In XTO Energy v. EOG Resources, a title dispute over the mineral estate in 1,653 acres in Atascosa and McMullen counties, Texas, the loser tried both, to no avail. Continue Reading Foreclosure Included the Minerals Because the Documents Said So

Co-author Chance Decker

The ruling from the Supreme Court of Texas in JP Morgan Chase Bank, N.A., et al v. Orca Assets, G.P., L.L.C. was foreseeable. Experienced energy professionals who pass on the opportunity to examine title for themselves are not sympathetic plaintiffs in a suit claiming reliance on oral statements of the lessor.

How did this happen?  Continue Reading Fraud Claim Rejected for Unreasonable Reliance

Let’s get right to the takeaway: Despite the humble hourly rate operators are typically willing to fork over for title examination, the job isn’t easy and you’d better put your trust in a practitioner with expertise, patience, and an eye for detail.

It took a court of appeal two tries to get this one right, after being enlightened by an aggrieved party. These errors are typically discovered in the real life of a producer when an aggrieved royalty owner says you’ve overpaid somebody else. Let’s hope the well is still producing when they bring the matter to your attention. Continue Reading Mineral Title Examination – It’s Not Easy  

Chauvin v. Shell Oil Company et al is the pot full of legal unpleasantness that can be stirred up by landmen trying to buy easements, leases, and the like.

A number of plaintiffs – descendants of grantors of two parcels of land in St. Charles Parish, Louisiana – were contacted by pipeline companies seeking servitudes. Apparently believing that betting on litigation offered a better return than the trifecta at the Fairgrounds, the descendants sued Shell and several pipeline companies holding servitudes from Shell for trespass. In the end, the court denied the plaintiff’s claims; they couldn’t carry their burden to prove their ownership of the property. Continue Reading Trespass Plaintiff: First, Prove Your Ownership

Co-author Chance Decker

Gloria’s Ranch v. Tauren et al – the Louisiana lenders’ bad dream

Anyone seeking stability in the law governing E&P activities in Louisiana will view the lower court decision as a grave error that must be corrected. Virtually every mortgage provides safeguards to protect collateral and manage lenders’ risk. The court of appeal reasoned that because of those provisions, the lender controlled the ability of the borrower to execute a release of a mineral lease, resulting in solidary liability when the borrower-lessee failed to release its lease. Continue Reading An Oil and Gas Case to Expect From Louisiana, and Another From Texas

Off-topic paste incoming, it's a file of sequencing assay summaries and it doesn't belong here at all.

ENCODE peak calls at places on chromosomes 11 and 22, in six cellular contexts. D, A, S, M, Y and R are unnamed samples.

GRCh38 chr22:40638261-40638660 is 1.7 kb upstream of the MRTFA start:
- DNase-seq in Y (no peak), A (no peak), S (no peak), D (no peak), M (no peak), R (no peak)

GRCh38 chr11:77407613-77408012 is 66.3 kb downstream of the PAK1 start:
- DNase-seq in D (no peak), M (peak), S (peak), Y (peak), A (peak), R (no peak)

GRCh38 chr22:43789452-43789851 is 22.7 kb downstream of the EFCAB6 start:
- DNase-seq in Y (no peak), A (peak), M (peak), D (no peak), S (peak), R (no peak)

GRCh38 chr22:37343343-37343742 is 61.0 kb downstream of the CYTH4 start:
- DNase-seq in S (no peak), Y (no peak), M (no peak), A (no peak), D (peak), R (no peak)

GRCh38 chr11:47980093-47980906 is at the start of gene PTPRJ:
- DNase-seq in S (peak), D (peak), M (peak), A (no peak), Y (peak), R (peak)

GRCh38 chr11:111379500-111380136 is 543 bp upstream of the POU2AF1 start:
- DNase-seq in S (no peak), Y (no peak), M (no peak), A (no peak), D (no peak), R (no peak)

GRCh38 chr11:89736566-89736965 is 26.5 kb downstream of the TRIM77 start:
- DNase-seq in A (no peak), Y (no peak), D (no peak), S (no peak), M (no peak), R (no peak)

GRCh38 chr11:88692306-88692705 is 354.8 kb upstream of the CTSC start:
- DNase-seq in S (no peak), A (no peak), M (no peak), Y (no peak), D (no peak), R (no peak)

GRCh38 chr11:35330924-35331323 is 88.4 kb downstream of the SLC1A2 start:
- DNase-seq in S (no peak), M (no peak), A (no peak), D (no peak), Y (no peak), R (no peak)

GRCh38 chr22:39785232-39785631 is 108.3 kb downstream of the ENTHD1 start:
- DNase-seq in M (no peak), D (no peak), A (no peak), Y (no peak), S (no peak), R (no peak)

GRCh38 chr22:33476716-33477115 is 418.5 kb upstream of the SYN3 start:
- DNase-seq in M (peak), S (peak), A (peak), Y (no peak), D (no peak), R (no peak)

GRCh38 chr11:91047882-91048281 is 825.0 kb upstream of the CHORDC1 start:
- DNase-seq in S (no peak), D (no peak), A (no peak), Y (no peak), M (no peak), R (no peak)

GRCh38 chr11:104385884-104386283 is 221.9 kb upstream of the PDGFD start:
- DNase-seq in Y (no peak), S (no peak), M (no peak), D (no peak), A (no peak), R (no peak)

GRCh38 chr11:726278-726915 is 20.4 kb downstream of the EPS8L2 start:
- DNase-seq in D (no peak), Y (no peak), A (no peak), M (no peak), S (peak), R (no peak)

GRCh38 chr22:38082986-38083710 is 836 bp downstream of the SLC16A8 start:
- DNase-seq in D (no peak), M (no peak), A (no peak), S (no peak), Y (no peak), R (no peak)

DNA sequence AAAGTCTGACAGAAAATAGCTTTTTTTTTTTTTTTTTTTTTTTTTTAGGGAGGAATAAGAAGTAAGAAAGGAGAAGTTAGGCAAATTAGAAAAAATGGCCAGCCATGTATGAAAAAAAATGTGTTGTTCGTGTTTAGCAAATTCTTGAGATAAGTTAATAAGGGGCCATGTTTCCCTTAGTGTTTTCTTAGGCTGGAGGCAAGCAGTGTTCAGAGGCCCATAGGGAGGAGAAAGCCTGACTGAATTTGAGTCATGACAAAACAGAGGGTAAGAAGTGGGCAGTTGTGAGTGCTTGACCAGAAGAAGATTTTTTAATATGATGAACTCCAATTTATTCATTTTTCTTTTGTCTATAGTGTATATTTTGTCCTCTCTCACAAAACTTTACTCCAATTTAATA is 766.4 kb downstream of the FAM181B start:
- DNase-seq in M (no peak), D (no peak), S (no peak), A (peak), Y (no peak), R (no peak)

To begin, choose from these candidates for the all-world spendthrift hall of fame:

  • Imelda Marcos.
  • Every Congress since you and I were little babies.
  • Any MLB team that would trade for Giancarlo Stanton.
  • All Power Five football schools not named Vanderbilt.
  • The eventual winner of the Amazon HQ2 sweepstakes.
  • Robert Baratheon, Lord of the Seven Kingdoms.

In Bradley v. Shaffer, Darrell, a beneficiary of a mineral trust established by his grandparents, purported to convey to Bradley his mineral interests that were subject to the trust and any interest held in trust that he might acquire in the future. The trustees sued, alleging that Darrell had no authority to convey his beneficial interest. Bradley argued that an extension of the trust violated the Rule Against Perpetuities.  Spoiler: It didn’t.

A primer on Texas trust law … who owns what and other rules:

Continue Reading Mineral Conveyance Thwarted by a Spendthrift Provision

Conoco Phillips Company v. Ramirez et al is a helpful reminder when preparing a document transferring title:

  • “Family vernacular” is a great way to communicate in wedding toasts and funeral eulogies, not so much in land conveyances.
  • Absent an express reservation, a conveyance of land includes both the surface and the underlying minerals.
  • When there is a claim of ambiguity, extrinsic evidence may not be used to create doubt as to the plain meaning of the words.

Continue Reading Informal Description Dooms Oil and Gas Leases

Co-author Chance Decker

You are selling properties. The buyer thinks you own the deep rights but you know your long-time partner owns them. You attend the closing. You don’t tell the buyer that he’s got the ownership wrong. You are protected by a contract. Do you fess up? What if it means $6.8 million?

In Freeman, et al v. Harleton Oil & Gas Chesapeake agreed to buy three-year term assignments of Buffco’s and Twin Eagle Resources’ interest in 14,000 acres in East Texas for $232 million. Continue Reading An Oil Patch Morality Play – Part 1